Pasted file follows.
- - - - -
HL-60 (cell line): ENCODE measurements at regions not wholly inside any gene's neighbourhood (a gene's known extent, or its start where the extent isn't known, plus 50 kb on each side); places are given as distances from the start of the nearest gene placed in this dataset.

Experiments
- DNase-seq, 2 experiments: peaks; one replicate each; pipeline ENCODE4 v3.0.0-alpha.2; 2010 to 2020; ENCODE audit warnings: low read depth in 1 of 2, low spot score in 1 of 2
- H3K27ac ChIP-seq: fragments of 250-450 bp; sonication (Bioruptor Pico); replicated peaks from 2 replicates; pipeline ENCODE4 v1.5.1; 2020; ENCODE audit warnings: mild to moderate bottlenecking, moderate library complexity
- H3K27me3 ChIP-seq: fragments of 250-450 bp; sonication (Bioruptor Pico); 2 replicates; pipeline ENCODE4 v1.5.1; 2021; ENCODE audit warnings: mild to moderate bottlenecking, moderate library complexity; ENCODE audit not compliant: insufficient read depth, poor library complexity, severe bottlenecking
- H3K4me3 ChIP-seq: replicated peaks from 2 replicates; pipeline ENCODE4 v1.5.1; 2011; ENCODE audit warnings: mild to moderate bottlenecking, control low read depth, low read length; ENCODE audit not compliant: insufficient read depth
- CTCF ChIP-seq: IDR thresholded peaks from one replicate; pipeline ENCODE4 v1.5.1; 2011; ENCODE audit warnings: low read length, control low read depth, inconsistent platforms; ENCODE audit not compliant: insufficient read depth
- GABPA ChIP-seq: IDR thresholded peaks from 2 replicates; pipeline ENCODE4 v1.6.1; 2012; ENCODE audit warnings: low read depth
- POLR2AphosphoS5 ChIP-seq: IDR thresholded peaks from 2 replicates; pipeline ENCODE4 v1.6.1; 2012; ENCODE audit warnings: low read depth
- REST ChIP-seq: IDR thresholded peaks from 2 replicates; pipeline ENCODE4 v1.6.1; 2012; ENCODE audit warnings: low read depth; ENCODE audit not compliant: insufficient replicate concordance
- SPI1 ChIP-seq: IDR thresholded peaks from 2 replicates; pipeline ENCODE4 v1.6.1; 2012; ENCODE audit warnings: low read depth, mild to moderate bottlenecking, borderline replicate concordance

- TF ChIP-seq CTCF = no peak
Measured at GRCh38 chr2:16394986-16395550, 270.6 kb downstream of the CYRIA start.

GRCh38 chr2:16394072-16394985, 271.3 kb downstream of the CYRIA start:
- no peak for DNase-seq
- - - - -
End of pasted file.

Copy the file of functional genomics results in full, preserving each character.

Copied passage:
HL-60 (cell line): ENCODE measurements at regions not wholly inside any gene's neighbourhood (a gene's known extent, or its start where the extent isn't known, plus 50 kb on each side); places are given as distances from the start of the nearest gene placed in this dataset.

Experiments
- DNase-seq, 2 experiments: peaks; one replicate each; pipeline ENCODE4 v3.0.0-alpha.2; 2010 to 2020; ENCODE audit warnings: low read depth in 1 of 2, low spot score in 1 of 2
- H3K27ac ChIP-seq: fragments of 250-450 bp; sonication (Bioruptor Pico); replicated peaks from 2 replicates; pipeline ENCODE4 v1.5.1; 2020; ENCODE audit warnings: mild to moderate bottlenecking, moderate library complexity
- H3K27me3 ChIP-seq: fragments of 250-450 bp; sonication (Bioruptor Pico); 2 replicates; pipeline ENCODE4 v1.5.1; 2021; ENCODE audit warnings: mild to moderate bottlenecking, moderate library complexity; ENCODE audit not compliant: insufficient read depth, poor library complexity, severe bottlenecking
- H3K4me3 ChIP-seq: replicated peaks from 2 replicates; pipeline ENCODE4 v1.5.1; 2011; ENCODE audit warnings: mild to moderate bottlenecking, control low read depth, low read length; ENCODE audit not compliant: insufficient read depth
- CTCF ChIP-seq: IDR thresholded peaks from one replicate; pipeline ENCODE4 v1.5.1; 2011; ENCODE audit warnings: low read length, control low read depth, inconsistent platforms; ENCODE audit not compliant: insufficient read depth
- GABPA ChIP-seq: IDR thresholded peaks from 2 replicates; pipeline ENCODE4 v1.6.1; 2012; ENCODE audit warnings: low read depth
- POLR2AphosphoS5 ChIP-seq: IDR thresholded peaks from 2 replicates; pipeline ENCODE4 v1.6.1; 2012; ENCODE audit warnings: low read depth
- REST ChIP-seq: IDR thresholded peaks from 2 replicates; pipeline ENCODE4 v1.6.1; 2012; ENCODE audit warnings: low read depth; ENCODE audit not compliant: insufficient replicate concordance
- SPI1 ChIP-seq: IDR thresholded peaks from 2 replicates; pipeline ENCODE4 v1.6.1; 2012; ENCODE audit warnings: low read depth, mild to moderate bottlenecking, borderline replicate concordance

- TF ChIP-seq CTCF = no peak
Measured at GRCh38 chr2:16394986-16395550, 270.6 kb downstream of the CYRIA start.

GRCh38 chr2:16394072-16394985, 271.3 kb downstream of the CYRIA start:
- no peak for DNase-seq